Wednesday, November 11, 2009

A Day Of Remembrance: Lest We Forget

“None who have always been free can understand the terrible fascinating power of the hope of freedom to those who are not free”
- Pearl S. Buck -

I am fortunate enough to have spent my entire life in a peaceful, free society. I have never experienced war personally. I have never witnessed it with my own eyes. I’ve never had to worry about surviving another day, about whether my father would be whisked away in the middle of the night by ‘the enemy’. Of bombs landing in my city and killing someone I love. Of having my home invaded by enemy soldiers. Of losing my freedom, my home, my life. I have, thankfully, lived a happy, secure life that I try to remind myself each day to never take for granted.

My parents, on the other hand, experienced quite a different world in their early years; they lived in the midst of World War II, a war that engaged the majority of the world’s nations, including the most powerful of them. Approximately 60 million people perished during those years, 40 million of which were civilians that mostly died from diseases, starvation, massacres, bombings and genocide. Although both my mother and father spent most of their adult years in the safety of Canada, having arrived here in the late 50s from Greece as young adults, some of their earliest memories were built in a war-torn, economically and emotionally bankrupt country that was ravaged by a world war and a subsequent civil war.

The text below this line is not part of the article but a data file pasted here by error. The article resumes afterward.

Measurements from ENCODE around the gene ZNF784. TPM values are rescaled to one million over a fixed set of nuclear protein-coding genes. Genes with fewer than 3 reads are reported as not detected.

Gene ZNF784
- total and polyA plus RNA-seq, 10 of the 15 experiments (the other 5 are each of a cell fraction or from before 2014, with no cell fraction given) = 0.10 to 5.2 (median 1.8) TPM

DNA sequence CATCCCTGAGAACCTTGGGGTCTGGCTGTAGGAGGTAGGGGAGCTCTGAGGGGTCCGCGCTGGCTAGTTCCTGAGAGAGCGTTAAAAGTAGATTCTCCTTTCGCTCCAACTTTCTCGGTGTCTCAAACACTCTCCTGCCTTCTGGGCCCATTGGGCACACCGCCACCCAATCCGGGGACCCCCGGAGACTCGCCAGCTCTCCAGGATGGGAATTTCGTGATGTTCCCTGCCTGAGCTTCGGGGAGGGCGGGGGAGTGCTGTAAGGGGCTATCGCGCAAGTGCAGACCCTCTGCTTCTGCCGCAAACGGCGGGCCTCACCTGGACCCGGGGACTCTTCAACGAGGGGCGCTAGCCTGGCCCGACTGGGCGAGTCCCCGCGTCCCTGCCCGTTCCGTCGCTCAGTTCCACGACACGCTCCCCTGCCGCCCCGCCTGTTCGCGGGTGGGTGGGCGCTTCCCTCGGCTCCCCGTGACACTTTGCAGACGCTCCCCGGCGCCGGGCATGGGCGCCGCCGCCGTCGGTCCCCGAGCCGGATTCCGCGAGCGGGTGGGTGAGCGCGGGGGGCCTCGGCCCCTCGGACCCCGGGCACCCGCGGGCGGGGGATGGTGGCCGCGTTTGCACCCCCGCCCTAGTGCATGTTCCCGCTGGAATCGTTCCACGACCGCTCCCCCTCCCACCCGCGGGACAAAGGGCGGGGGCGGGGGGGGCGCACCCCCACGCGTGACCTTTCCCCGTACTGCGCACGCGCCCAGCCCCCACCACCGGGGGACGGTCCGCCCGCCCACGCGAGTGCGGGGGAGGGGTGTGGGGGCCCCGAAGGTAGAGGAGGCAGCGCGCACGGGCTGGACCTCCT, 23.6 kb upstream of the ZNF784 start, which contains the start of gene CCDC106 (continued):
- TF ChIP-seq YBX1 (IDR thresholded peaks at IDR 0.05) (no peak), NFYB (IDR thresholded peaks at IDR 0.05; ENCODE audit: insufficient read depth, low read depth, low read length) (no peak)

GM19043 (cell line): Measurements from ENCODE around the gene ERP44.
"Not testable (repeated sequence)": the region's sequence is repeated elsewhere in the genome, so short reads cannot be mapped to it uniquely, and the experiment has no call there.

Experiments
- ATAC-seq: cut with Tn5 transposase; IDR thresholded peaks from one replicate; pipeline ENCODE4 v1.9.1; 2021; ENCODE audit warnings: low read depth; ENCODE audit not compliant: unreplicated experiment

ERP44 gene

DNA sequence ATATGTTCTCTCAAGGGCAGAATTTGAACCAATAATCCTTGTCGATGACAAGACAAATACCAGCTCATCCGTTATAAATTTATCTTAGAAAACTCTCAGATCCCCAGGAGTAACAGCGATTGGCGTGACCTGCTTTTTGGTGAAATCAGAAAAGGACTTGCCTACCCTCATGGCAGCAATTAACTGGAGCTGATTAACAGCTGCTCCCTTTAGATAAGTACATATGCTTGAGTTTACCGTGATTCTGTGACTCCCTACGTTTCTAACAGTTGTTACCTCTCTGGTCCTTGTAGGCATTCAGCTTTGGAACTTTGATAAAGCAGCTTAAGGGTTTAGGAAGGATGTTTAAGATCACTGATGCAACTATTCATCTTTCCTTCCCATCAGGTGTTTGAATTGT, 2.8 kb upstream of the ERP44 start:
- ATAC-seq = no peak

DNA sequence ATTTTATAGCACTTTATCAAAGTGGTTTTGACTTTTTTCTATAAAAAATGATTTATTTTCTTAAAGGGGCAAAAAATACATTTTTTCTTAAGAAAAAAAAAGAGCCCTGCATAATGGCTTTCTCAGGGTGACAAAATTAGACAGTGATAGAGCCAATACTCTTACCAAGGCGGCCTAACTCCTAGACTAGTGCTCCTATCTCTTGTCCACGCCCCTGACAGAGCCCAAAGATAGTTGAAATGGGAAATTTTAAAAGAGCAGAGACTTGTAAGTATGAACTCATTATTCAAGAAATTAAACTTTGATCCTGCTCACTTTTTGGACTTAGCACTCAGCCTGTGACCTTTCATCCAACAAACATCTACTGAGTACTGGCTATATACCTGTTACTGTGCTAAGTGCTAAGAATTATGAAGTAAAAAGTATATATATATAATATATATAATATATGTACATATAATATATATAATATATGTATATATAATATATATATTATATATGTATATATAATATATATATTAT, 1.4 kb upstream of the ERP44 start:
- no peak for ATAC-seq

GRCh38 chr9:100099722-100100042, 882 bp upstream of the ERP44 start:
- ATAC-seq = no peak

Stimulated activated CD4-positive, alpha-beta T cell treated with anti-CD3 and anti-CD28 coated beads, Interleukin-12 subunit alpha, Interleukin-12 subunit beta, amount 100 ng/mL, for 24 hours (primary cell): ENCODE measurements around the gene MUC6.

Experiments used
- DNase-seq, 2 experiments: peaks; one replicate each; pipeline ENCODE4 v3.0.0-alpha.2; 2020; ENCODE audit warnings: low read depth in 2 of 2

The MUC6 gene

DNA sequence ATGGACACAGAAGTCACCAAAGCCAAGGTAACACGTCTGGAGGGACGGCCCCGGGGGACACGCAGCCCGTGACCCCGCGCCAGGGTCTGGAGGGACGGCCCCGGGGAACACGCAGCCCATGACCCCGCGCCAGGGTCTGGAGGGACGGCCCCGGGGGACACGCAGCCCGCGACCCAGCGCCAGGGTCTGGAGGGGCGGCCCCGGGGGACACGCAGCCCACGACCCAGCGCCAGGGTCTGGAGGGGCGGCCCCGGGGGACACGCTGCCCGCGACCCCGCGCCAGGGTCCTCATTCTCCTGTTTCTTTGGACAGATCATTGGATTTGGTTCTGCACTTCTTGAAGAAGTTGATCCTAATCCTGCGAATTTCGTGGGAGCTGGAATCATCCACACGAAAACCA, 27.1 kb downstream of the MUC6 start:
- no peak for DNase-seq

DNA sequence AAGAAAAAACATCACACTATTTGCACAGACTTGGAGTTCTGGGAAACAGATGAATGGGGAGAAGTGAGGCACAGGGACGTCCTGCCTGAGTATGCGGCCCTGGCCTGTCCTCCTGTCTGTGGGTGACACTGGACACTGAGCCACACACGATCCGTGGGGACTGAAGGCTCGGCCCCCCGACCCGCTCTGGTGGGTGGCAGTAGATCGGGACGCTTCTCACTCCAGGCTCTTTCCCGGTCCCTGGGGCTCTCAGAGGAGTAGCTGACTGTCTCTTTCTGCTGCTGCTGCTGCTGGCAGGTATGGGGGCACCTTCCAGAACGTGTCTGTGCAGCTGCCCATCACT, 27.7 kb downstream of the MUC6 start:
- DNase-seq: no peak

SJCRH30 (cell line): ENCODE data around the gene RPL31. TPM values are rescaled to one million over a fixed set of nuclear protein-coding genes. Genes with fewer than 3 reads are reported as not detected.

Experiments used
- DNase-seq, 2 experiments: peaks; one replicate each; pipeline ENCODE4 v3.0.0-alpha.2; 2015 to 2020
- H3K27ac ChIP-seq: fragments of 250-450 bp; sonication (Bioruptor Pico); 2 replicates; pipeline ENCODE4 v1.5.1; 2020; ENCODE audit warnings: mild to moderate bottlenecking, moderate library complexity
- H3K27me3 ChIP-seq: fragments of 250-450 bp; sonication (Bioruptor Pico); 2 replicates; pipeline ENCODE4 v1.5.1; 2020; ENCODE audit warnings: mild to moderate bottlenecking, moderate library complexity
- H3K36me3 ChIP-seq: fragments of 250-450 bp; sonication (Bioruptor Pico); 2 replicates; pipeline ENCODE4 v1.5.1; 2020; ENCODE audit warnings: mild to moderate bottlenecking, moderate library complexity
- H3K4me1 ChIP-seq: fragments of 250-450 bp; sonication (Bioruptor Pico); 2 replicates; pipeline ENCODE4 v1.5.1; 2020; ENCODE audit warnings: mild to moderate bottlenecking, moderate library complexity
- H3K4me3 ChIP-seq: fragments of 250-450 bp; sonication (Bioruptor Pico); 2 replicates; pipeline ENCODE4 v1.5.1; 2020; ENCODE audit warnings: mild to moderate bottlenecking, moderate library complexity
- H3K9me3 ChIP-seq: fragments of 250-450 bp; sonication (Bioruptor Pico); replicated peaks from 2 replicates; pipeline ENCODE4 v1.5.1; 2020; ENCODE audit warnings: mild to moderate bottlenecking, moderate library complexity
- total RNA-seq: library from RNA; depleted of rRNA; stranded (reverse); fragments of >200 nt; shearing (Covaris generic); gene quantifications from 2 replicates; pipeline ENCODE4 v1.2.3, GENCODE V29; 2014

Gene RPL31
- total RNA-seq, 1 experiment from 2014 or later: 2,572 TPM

My father was 11 years old when the Italian army invaded Greece on the 28th day of October in 1940, which forced the country to enter World War II. My mother was only 5. Despite having a much smaller (but obviously determined) army, Greece defeated Mussolini’s forces and drove the invading army back into Albania where it originated from. However, despite the courage and tenacity of the Greek army, it did not spare the country from being occupied, because in April of 1941, Hitler sent some of his own troops to join forces with Italy and overcome Greece. These two armies were joined by the Bulgarian army, a brutal occupier whose policy was that of extermination or expulsion. They tried to forcibly Bulgarize as many Greeks as possible; the ones they did not succeed with were either expelled or killed.


Photo downloaded from Wikipedia (Released to the public domain)